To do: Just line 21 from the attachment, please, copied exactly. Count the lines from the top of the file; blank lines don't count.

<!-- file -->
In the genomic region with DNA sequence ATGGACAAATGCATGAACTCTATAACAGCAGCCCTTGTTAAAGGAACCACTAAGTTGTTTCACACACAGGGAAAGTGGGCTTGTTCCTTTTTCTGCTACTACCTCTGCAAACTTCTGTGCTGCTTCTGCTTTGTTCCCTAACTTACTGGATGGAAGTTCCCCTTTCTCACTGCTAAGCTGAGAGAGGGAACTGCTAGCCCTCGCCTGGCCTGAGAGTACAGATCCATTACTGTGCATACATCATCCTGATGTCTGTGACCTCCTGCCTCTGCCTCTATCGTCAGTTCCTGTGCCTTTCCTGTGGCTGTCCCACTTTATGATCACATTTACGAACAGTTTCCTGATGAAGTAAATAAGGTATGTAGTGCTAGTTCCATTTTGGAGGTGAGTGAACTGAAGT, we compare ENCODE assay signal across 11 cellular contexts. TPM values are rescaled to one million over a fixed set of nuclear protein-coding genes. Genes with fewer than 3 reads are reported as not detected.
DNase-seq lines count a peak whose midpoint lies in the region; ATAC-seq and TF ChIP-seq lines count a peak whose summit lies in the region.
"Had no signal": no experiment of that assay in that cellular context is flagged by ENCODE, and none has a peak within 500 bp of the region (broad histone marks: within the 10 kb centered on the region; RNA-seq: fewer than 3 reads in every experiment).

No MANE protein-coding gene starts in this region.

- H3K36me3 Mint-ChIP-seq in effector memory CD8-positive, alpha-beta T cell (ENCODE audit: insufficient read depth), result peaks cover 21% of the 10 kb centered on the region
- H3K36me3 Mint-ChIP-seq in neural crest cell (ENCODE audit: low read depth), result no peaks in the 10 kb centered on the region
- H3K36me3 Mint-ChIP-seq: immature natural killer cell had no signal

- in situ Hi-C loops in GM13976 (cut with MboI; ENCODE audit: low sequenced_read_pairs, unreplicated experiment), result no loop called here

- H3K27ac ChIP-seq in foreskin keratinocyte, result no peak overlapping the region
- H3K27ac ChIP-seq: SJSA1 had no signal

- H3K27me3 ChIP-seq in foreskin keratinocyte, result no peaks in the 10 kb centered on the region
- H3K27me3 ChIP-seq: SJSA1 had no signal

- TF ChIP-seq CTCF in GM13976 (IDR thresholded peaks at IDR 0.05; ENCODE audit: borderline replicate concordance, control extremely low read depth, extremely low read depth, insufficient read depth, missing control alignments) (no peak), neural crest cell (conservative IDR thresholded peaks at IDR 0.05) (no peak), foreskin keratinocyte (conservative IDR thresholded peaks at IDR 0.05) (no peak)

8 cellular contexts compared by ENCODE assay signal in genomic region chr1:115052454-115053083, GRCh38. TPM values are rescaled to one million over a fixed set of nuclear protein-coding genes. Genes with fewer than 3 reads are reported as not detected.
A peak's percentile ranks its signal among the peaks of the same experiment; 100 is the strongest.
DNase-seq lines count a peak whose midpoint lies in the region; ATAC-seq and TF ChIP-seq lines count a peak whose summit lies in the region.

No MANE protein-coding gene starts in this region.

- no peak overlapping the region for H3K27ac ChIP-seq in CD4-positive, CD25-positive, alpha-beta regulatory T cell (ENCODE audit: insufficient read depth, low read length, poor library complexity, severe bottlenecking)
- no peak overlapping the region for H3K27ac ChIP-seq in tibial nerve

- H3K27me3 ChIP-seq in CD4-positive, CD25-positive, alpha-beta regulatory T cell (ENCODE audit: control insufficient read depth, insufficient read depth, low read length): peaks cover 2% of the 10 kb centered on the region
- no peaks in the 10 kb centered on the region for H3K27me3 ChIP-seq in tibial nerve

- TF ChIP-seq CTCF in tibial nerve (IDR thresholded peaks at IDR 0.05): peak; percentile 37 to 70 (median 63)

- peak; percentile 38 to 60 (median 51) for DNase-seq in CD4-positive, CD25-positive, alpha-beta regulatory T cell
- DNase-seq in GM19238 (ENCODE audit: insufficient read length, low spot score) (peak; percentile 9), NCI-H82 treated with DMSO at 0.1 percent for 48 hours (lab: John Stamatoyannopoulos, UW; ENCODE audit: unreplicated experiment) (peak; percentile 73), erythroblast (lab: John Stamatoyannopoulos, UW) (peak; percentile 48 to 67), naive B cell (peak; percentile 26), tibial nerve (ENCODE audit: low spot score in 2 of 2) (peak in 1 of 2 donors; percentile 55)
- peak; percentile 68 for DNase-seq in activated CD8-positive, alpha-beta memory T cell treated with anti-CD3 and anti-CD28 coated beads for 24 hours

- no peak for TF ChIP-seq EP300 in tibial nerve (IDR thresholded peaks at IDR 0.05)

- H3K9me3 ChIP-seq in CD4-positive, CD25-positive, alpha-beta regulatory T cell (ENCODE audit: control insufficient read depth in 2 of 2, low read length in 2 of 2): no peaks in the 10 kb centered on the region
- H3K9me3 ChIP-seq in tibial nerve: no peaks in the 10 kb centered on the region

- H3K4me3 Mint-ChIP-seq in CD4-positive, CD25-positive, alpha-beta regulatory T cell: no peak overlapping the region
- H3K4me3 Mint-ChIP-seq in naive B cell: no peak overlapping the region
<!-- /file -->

- no peaks in the 10 kb centered on the region for H3K27me3 ChIP-seq in tibial nerve